Enclosure options for photographic prints
- Paper: a porous material that breathes, is cheaper than polyester and protects against damage from light sources. It encourages handling, however, because the enclosure must be physically opened, and it therefore puts the object at risk of damage.
- Polyester film: protects the photograph during handling, as it is transparent and therefore does not need to be opened, and from the external environment more than paper does. It is not suitable for photographs that are mounted on a highly degraded board, as the by-products of degradation will be trapped within the enclosure and cause further damage.
As a result of this comparison exercise, we concluded that although paper is an acceptable enclosure material, polyester film storage is generally the superior option, as it better protects prints from both the environment and handling. There will always be exceptions, of course; for example, photographic material that is particularly physically and chemically unstable will need to be assessed on a case-by-case basis.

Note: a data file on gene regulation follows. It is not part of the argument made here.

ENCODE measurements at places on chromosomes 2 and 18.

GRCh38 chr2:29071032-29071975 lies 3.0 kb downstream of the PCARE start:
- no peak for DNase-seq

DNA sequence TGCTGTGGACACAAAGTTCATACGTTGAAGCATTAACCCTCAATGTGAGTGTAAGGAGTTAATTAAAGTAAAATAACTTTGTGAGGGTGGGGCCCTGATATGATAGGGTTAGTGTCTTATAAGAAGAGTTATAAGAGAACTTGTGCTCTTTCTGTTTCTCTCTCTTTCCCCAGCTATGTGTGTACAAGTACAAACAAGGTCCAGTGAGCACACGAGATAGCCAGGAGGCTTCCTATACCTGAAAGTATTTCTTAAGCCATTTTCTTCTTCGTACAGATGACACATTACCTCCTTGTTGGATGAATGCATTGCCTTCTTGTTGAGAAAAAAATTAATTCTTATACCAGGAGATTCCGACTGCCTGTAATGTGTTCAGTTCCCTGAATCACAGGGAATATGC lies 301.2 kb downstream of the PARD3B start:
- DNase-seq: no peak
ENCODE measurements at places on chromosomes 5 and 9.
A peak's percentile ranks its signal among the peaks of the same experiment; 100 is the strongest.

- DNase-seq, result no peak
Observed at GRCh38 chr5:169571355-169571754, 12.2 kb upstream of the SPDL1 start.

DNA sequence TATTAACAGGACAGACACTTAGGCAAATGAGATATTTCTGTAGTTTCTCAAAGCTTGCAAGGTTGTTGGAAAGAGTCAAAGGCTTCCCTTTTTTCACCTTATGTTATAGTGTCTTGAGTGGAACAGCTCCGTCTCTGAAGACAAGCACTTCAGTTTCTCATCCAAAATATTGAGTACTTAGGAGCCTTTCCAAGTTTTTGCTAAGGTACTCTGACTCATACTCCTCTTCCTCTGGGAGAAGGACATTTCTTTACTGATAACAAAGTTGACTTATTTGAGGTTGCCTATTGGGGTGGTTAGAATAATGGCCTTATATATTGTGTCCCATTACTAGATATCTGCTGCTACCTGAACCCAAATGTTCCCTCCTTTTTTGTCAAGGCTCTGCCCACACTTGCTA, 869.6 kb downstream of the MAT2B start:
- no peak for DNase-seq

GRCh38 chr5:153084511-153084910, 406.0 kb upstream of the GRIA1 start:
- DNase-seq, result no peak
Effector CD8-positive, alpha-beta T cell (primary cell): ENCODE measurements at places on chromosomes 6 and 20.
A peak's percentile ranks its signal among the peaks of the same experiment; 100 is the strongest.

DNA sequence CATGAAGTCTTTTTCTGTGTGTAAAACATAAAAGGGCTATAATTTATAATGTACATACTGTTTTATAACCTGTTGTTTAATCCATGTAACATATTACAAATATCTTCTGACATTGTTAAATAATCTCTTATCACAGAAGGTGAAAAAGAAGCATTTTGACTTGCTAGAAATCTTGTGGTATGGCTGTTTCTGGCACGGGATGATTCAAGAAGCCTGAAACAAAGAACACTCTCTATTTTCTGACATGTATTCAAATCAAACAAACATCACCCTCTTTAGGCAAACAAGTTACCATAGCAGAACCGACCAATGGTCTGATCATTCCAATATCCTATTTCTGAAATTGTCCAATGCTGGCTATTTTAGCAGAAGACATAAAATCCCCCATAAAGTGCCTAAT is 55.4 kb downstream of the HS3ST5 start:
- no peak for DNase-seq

Enclosure options for broken photographic glass plates
- Glass: used as a sandwich for broken glass plates, it is a stable material; however, it is vulnerable to physical damage, such as breakage and scratches, and can blister in high relative humidity. It is aesthetically pleasing, yet relatively costly, time consuming to prepare and heavy.
- Acrylics: also used to sandwich broken glass plates, and a good stable material that is less heavy, time consuming, and expensive than glass. However, it is vulnerable to scratches and perhaps less aesthetically pleasing than glass. Its long-term stability is also less substantiated than that of glass, a material we know well.
- Plastazote: often used to pad boxes or line paper four-flap enclosures, this material has not been PAT tested. Research has suggested that the dyes in black Plastazote might cause degradation in images that contain silver, whereas grey Plastazote does not contain these dyes. However, whether both types of Plastazote are stable in relation to photographic materials is still unclear, and further research and testing is needed.